You there. Yeah, you. You who works from home, or has the day off. You with the clear AM radio signal that isn’t obscured by a ton of IT equipment. You with your MLB.TV account or your lunchtime access to ROOT Sports. You.
Today, you’re the lucky one. Today, I envy you
When I went to work this morning, the Mariners had taken two games from the Oakland A’s already this week. The first was a nailbiter 3-4, with Nate Karns starting and Steve Cishek giving everyone a bit of a cardiac episode, struggling just a enough in the bottom of the 9th before finally saving the game. Yesterday was Hisashi Iwakuma’s first win of the season, a more comfortable 8-2 rout of the A’s, featuring multiple Mariner home runs, one of which was a multi-RBI Kyle Seager special. I only caught the last few bits of the game last night, and was of course happy with the results. I woke up this morning disappointed in the fact that there was a day game, but feeling OK with it at the same time because we had already taken the series, so if we lost, not a huge deal. Disappointing, but we’re still doing well, and we’re going to Texas and a series against Houston, so maybe not a big setback. Day games are a loss for me; no TV, no radio. I’ve become resigned to that.
And when the game started I checked Twitter and was given alerts from At-Bat, and Oakland was really sticking it to us like I had sort of expected, and I just sat back and relaxed in the knowledge that we had another series under our belts, and that this is just the way things are going for the Mariners this year, and I was totally, really OK with it (outside of Felix getting pelted, of course, but that’s a worry and a post for another day maybe). And then the weirdest thing happened…In the top of the 7th inning, in a one-run game with a man on base, Dae-Ho Lee stepped up to the plate and hit his second home run of the game. And we kept that lead until Steve Cishek was once again able to close it out for us, and we swept the Oakland A’s, maintaining our place in first in the west, and being third in the American League as of this writing. And that’s pretty damn cool. Baseball is even more fun when something unexpected happens, and expectations for Dae-Ho Lee have not been high among the fanbase (a state of being I feel is gradually changing), so having him hit not only two home runs, but a dinger that put us ahead set Twitter ablaze with that kind of single-syllable excitement that only sports Twitter seems to really generate.
Of course, the minute I got off work and on the bus and started trying to catch up on everything that had just happened, I start seeing people coming out of the woodwork complaining about how we won the game. Apparently, some Mariners fans are comfortable having the luxury of complaint about the process, regardless of the outcome. And to those people, I have this to say:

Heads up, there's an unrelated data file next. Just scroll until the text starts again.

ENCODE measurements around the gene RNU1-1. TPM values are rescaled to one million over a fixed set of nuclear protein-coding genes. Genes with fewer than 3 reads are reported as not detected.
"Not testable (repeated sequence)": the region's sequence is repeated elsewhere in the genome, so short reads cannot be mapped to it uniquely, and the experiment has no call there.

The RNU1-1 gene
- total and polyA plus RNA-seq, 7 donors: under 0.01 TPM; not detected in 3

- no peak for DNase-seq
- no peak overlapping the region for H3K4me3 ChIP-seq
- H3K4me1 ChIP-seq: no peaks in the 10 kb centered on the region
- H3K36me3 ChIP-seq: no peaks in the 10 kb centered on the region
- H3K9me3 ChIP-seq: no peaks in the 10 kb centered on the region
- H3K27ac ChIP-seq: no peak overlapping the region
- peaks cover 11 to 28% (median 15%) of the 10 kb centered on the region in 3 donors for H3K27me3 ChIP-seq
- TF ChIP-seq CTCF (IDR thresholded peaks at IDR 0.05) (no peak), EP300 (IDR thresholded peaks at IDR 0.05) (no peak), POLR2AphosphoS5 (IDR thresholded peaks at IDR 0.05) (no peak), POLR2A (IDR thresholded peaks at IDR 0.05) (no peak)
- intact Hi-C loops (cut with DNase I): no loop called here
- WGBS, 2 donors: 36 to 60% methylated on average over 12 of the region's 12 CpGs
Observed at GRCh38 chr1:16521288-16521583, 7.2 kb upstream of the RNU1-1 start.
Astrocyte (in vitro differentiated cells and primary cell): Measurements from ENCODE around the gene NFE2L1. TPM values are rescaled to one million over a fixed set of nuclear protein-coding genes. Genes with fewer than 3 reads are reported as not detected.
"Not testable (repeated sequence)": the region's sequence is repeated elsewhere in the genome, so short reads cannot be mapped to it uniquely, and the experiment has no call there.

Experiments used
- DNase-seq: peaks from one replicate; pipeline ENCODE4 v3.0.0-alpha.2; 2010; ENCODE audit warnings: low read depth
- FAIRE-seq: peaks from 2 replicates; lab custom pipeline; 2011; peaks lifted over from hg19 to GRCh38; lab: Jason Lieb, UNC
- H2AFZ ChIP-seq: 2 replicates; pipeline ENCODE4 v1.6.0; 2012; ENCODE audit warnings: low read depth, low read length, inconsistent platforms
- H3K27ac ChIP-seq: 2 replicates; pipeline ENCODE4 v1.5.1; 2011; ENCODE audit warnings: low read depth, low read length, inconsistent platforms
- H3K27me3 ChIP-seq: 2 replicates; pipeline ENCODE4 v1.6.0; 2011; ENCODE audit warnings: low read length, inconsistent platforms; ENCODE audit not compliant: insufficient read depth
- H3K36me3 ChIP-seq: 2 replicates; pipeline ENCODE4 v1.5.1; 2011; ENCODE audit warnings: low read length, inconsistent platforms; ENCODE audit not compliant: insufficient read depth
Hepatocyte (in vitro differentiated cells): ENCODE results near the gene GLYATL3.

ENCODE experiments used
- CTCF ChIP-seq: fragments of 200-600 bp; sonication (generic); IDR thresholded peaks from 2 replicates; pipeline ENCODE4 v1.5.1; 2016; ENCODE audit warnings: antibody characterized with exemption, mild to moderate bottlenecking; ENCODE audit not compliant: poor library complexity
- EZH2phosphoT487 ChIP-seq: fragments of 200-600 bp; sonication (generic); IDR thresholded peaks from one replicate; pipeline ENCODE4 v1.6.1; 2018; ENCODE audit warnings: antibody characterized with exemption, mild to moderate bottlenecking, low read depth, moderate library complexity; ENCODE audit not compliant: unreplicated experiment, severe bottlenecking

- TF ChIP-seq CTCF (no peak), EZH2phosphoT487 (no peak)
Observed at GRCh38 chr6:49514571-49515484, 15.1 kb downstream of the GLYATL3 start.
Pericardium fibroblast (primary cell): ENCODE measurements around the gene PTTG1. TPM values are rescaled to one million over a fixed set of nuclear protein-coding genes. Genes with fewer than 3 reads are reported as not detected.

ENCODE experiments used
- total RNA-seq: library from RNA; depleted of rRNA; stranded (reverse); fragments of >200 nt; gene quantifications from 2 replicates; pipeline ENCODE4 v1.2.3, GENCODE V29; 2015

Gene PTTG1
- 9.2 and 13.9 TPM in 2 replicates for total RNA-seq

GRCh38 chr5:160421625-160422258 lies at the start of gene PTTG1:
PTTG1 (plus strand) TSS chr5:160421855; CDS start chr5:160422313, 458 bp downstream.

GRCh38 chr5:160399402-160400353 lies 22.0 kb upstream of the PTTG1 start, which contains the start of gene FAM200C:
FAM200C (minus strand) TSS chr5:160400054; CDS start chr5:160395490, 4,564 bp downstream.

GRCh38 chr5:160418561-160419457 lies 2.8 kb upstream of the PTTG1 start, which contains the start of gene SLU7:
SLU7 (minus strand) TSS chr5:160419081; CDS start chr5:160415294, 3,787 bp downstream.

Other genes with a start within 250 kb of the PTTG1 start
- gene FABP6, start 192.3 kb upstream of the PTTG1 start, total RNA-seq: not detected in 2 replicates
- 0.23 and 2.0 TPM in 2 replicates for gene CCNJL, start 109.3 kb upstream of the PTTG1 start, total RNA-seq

Have you really had it so easy the past eight years that you’re good with grumbling about bad baserunning, or a lack of being able to pull through with runners in scoring position, or even Felix’s not-that-Felix-y performance today? You can’t appreciate the forest for the trees here, and just accept that your up-until-now awful baseball team just swept a up-until-now really good baseball team? Are you so complacently mired in losses and despair that you’d rather focus on what didn’t happen rather than what did? Are you so cozy with the errors that the Mariners have made as an organization in trades and deals and training and coaching, and rushing minors up to the majors that you are totally all right with sitting there behind your computer screen whining about how a team won a game?!
That quote from Nelson Cruz up there isn’t just a thing he randomly said to encourage a press corps member; that was something he really and truly believed. Something he knew in his heart that was going to happen because he’s a professional baseball player, and sometimes (just sometimes, of course), professional baseball players know things about their job. And around the time he was thinking that, he was having this conversation with his pitcher, a pitcher who had a less-than-stellar day:
When was the last time you remember players – our players – talking like this? I mean, we had a little spark of it at the tail end of 2014, but this feels like joy. This feels really amazing. This feels different to me. And I don’t think I’m alone.
It’s just a month into the season, and the Mariners are playing good, fun to watch baseball. Meaningful baseball. Baseball that counts. Baseball that seems to be pointing towards ending the season on a postive note, if they can keep it up. And we all know it could fall apart at any second; we know this because we’re used to it. But think about something for a moment. What if…what if it doesn’t? What if everyone stays healthy? And if they don’t, what if we have the right kind of depth in Tacoma to make the injuries not hurt the whole picture that much? What if all that talking and culture-building that Scott Servais and Jerry Dipoto did down in Arizona is making a difference? What if these guys are the real deal? Look at these guys. Look at their little faces! Look at them! Do you want to be the person who complains about how they win? I don’t. I want to buckle up and settle in for the ride. Let’s do this, you guys. Let’s make this happen.